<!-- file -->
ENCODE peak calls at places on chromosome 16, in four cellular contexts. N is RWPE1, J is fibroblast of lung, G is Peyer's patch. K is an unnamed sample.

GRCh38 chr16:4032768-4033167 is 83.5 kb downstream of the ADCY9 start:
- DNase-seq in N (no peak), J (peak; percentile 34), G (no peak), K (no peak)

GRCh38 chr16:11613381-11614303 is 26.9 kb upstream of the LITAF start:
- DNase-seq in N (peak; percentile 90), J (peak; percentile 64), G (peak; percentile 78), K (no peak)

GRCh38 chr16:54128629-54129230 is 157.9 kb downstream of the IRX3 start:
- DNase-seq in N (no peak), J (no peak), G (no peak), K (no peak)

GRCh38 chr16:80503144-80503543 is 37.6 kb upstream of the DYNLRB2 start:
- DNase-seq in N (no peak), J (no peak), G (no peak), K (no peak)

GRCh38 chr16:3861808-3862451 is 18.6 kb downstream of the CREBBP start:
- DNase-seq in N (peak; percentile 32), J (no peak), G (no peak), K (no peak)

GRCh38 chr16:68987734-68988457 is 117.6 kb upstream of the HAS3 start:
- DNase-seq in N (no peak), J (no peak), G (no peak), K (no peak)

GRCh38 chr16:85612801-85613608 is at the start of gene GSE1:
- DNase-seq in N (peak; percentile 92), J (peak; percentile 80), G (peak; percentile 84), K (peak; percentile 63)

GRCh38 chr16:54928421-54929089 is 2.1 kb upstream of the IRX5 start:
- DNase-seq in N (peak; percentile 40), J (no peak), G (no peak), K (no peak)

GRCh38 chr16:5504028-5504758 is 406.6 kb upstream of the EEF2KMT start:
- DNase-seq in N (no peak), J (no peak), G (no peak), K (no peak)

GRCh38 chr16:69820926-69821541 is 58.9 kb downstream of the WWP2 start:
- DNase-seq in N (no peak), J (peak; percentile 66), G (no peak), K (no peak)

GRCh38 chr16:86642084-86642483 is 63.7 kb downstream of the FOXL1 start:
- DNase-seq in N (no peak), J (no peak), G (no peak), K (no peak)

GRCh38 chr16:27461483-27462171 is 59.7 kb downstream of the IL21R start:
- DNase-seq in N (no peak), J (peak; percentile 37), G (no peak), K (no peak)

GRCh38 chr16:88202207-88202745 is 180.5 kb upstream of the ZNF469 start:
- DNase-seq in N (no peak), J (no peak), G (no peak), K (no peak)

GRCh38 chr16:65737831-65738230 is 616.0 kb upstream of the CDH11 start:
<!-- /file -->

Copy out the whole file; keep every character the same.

ENCODE peak calls at places on chromosome 16, in four cellular contexts. N is RWPE1, J is fibroblast of lung, G is Peyer's patch. K is an unnamed sample.

GRCh38 chr16:4032768-4033167 is 83.5 kb downstream of the ADCY9 start:
- DNase-seq in N (no peak), J (peak; percentile 34), G (no peak), K (no peak)

GRCh38 chr16:11613381-11614303 is 26.9 kb upstream of the LITAF start:
- DNase-seq in N (peak; percentile 90), J (peak; percentile 64), G (peak; percentile 78), K (no peak)

GRCh38 chr16:54128629-54129230 is 157.9 kb downstream of the IRX3 start:
- DNase-seq in N (no peak), J (no peak), G (no peak), K (no peak)

GRCh38 chr16:80503144-80503543 is 37.6 kb upstream of the DYNLRB2 start:
- DNase-seq in N (no peak), J (no peak), G (no peak), K (no peak)

GRCh38 chr16:3861808-3862451 is 18.6 kb downstream of the CREBBP start:
- DNase-seq in N (peak; percentile 32), J (no peak), G (no peak), K (no peak)

GRCh38 chr16:68987734-68988457 is 117.6 kb upstream of the HAS3 start:
- DNase-seq in N (no peak), J (no peak), G (no peak), K (no peak)

GRCh38 chr16:85612801-85613608 is at the start of gene GSE1:
- DNase-seq in N (peak; percentile 92), J (peak; percentile 80), G (peak; percentile 84), K (peak; percentile 63)

GRCh38 chr16:54928421-54929089 is 2.1 kb upstream of the IRX5 start:
- DNase-seq in N (peak; percentile 40), J (no peak), G (no peak), K (no peak)

GRCh38 chr16:5504028-5504758 is 406.6 kb upstream of the EEF2KMT start:
- DNase-seq in N (no peak), J (no peak), G (no peak), K (no peak)

GRCh38 chr16:69820926-69821541 is 58.9 kb downstream of the WWP2 start:
- DNase-seq in N (no peak), J (peak; percentile 66), G (no peak), K (no peak)

GRCh38 chr16:86642084-86642483 is 63.7 kb downstream of the FOXL1 start:
- DNase-seq in N (no peak), J (no peak), G (no peak), K (no peak)

GRCh38 chr16:27461483-27462171 is 59.7 kb downstream of the IL21R start:
- DNase-seq in N (no peak), J (peak; percentile 37), G (no peak), K (no peak)

GRCh38 chr16:88202207-88202745 is 180.5 kb upstream of the ZNF469 start:
- DNase-seq in N (no peak), J (no peak), G (no peak), K (no peak)

GRCh38 chr16:65737831-65738230 is 616.0 kb upstream of the CDH11 start: